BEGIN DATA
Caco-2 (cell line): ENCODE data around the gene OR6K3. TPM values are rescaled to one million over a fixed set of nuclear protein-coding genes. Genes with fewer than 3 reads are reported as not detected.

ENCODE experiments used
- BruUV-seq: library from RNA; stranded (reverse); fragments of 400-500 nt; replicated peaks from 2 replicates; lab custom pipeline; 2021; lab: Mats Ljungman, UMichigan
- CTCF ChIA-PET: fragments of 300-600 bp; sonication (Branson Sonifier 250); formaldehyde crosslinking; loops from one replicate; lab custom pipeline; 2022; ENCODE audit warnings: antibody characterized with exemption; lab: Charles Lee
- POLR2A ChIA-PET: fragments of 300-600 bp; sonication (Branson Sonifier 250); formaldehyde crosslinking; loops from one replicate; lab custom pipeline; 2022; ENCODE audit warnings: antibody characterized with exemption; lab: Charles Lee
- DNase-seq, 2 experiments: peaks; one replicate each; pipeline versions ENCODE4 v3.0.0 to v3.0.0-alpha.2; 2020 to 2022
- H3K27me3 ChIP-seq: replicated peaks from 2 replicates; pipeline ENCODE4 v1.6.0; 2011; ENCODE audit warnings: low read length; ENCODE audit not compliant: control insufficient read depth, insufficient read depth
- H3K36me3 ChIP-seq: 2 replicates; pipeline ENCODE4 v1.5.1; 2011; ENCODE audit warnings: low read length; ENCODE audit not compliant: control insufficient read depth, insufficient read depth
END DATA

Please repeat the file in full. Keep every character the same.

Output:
Caco-2 (cell line): ENCODE data around the gene OR6K3. TPM values are rescaled to one million over a fixed set of nuclear protein-coding genes. Genes with fewer than 3 reads are reported as not detected.

ENCODE experiments used
- BruUV-seq: library from RNA; stranded (reverse); fragments of 400-500 nt; replicated peaks from 2 replicates; lab custom pipeline; 2021; lab: Mats Ljungman, UMichigan
- CTCF ChIA-PET: fragments of 300-600 bp; sonication (Branson Sonifier 250); formaldehyde crosslinking; loops from one replicate; lab custom pipeline; 2022; ENCODE audit warnings: antibody characterized with exemption; lab: Charles Lee
- POLR2A ChIA-PET: fragments of 300-600 bp; sonication (Branson Sonifier 250); formaldehyde crosslinking; loops from one replicate; lab custom pipeline; 2022; ENCODE audit warnings: antibody characterized with exemption; lab: Charles Lee
- DNase-seq, 2 experiments: peaks; one replicate each; pipeline versions ENCODE4 v3.0.0 to v3.0.0-alpha.2; 2020 to 2022
- H3K27me3 ChIP-seq: replicated peaks from 2 replicates; pipeline ENCODE4 v1.6.0; 2011; ENCODE audit warnings: low read length; ENCODE audit not compliant: control insufficient read depth, insufficient read depth
- H3K36me3 ChIP-seq: 2 replicates; pipeline ENCODE4 v1.5.1; 2011; ENCODE audit warnings: low read length; ENCODE audit not compliant: control insufficient read depth, insufficient read depth